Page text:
The National Weather Service on Wednesday issued a flood warning for the Roanoke and New River valleys, as local governments and businesses, including Carilion Roanoke Memorial Hospital, prepared for high water along the Roanoke River.

By 9 p.m. Wednesday, 5.94 inches of rain had been measured at Roanoke, officially, since Monday morning, with 3 to 7 inches common in and around the Roanoke Valley. Another 1 to 3 inches of rain was forecast through Friday morning.

The weather service expects the Roanoke River to rise to 16.6 feet by midday Thursday. If that happens, it would be the city’s eighth highest crest on record, dating to 1901. By mid-evening Wednesday, the river already had passed 13 feet, flooding the Roanoke River Greenway and several parks along the river.

Water levels are expected to fall below flood stage by Friday afternoon.

The last time the river crested more than 16 feet was in October 2018, when it reached 16.64 feet with the remnants of Hurricane Michael.

The persistent rain is being caused by an upper-level low pressure system that has become nearly stalled west of Virginia, having broken apart from most of the fast-moving flow aloft called the jet stream.

The low is spinning thick moisture off the western Atlantic into the Appalachians, lifted and condensed into rain by riding over cooler air at the surface and also gliding up the steep terrain itself. Rain showers continually redevelop as the moisture is lifted over the higher terrain, and occasional heavier rain bands are also rotated into the region from the south by the upper-level low.

By late Thursday and Friday, the low will finally begin to wobble east and north as it is nudged by weather systems far to the west, gradually making the rain more intermittent, though still heavy at times. It is expected to be mostly east of the region by Saturday, with warmth and sunshine returning for the Memorial Day weekend, though there may be afternoon showers and storms as highs in the 80s evaporate the abundant moisture that has collected on the surface from this week’s rain.

In Roanoke, numerous vulnerable roads have been closed. In Salem, the low-lying bridge across the Roanoke River at Mill Lane has been closed. West Riverside Drive is closed as well between Front Avenue and Eddy Avenue, according to the city.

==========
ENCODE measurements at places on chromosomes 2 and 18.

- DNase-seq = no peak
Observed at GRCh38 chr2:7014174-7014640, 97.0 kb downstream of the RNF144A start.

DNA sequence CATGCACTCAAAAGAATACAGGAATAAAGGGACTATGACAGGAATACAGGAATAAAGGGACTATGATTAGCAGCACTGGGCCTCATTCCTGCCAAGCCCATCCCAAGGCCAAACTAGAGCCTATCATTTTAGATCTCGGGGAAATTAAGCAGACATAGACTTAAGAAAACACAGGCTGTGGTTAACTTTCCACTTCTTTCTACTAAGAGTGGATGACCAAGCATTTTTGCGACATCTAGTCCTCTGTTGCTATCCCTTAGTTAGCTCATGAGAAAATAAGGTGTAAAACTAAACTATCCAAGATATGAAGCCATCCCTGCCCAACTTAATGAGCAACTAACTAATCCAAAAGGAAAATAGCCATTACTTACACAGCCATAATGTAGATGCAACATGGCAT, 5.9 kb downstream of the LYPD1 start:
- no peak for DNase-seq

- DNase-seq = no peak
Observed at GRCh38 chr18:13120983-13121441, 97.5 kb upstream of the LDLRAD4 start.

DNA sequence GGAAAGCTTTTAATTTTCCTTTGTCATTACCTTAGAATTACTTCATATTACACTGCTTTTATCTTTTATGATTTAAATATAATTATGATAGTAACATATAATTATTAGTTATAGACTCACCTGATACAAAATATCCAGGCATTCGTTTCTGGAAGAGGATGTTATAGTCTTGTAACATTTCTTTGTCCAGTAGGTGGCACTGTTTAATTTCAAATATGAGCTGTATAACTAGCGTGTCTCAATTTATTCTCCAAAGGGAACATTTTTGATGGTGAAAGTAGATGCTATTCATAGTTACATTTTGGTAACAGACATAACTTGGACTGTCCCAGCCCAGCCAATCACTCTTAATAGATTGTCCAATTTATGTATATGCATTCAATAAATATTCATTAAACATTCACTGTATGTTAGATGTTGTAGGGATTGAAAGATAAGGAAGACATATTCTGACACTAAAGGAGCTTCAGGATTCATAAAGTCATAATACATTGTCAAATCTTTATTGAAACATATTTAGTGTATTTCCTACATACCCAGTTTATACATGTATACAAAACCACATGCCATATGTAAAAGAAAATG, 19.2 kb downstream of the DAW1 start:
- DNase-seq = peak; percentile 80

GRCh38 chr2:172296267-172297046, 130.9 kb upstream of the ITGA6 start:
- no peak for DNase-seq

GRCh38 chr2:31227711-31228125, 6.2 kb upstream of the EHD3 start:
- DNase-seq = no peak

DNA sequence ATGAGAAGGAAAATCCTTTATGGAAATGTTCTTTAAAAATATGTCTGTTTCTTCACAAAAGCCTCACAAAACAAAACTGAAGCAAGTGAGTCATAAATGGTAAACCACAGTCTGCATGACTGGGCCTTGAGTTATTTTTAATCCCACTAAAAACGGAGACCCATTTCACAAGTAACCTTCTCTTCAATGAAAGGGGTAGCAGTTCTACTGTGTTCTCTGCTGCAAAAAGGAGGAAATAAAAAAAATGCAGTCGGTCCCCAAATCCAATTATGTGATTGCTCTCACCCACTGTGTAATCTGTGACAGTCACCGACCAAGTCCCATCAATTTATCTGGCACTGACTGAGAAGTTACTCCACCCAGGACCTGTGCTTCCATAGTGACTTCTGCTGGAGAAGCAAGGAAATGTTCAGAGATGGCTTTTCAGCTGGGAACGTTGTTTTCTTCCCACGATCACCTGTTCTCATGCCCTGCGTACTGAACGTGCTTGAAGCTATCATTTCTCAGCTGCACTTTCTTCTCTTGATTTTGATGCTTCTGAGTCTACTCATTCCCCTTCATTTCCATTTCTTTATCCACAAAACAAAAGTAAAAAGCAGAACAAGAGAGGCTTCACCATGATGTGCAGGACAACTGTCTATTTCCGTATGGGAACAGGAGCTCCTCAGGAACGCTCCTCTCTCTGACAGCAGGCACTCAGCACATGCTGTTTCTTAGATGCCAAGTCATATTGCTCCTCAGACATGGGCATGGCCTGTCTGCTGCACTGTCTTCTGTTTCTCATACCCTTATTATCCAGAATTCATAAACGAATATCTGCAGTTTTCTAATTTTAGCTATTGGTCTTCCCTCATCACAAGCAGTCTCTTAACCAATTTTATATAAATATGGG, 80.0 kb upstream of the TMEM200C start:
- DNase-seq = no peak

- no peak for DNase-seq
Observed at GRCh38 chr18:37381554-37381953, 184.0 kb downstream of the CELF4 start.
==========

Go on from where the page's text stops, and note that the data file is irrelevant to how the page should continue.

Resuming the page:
In Roanoke County, floodwaters have closed off four community parks: Brookside Park, Jae Valley Park, Green Hill Park and Starkey Park. The county said it continues to monitor conditions at other sites.

The persistent precipitation filled up the Carvins Cove Dam reservoir and sent about two feet of water running into its spillway where it flowed onto Carvins Creek.

The 80-feet-tall concrete dam wasn’t in danger but a public notice was issued in keeping with regional response plans, according to the Western Virginia Water Authority.

The next phase of action under regional plans would be triggered by four feet of water overflow which officials don’t expect will be reached. A 2014 study concluded the dam could withstand up to 14 feet of water overflow, officials said.

Water authority staff planned to be on-site monitoring conditions throughout the night.

Roanoke Fire-EMS Swift Water Rescue teams have prepared boats in two locations — one boat at Station No. 6 on Jamison Avenue and two boats at Station No. 5 on Melrose Avenue, according to department spokeswoman Kristen Perdue.

Perdue said additional firefighters and EMS personnel will be brought in to help with extra calls that often accompany a storm or flooding.

“When we have weather events, our call volume increases,” Perdue said. “We have five or six persons who will assist on-duty personnel with that increase.”

Perdue said people should stay indoors and avoid driving if they can. Drivers should heed barricades that block flooded streets.

“We’re going to have a lot of rain, so driving is riskier,” she said. “And do not go around the barricades. Often, people see barricades and they think, ‘That’s not too deep, I can go around it.’ They think the barricade doesn’t apply to them. Well, it does apply to them. It applies to everybody.”

Since Roanoke’s last major flooding, a new flood wall was installed at Carilion Roanoke Memorial Hospital.

“It was put in six months ago, and is a special structural glass. That’s why a lot of folks won’t notice that we put it in front of the hospital,” spokeswoman Hannah Curtis said.

The hospital has closed the entrance on the left side that is nearer to the river. The right-side entrance remains open, but I-beams will be moved into place if needed.

“We are more monitoring the situation on standby, than officially activating yet,” she said.

Staff writers Ralph Berrier Jr., Alicia Petska and Luanne Rife contributed to this report.

Since 2003, Kevin Myatt has penned the weekly Weather Journal column, and since 2006, the Weather Journal blog, which becomes particularly busy with snow. Kevin has edited a book on hurricanes and has helped lead Virginia Tech students on storm chases.

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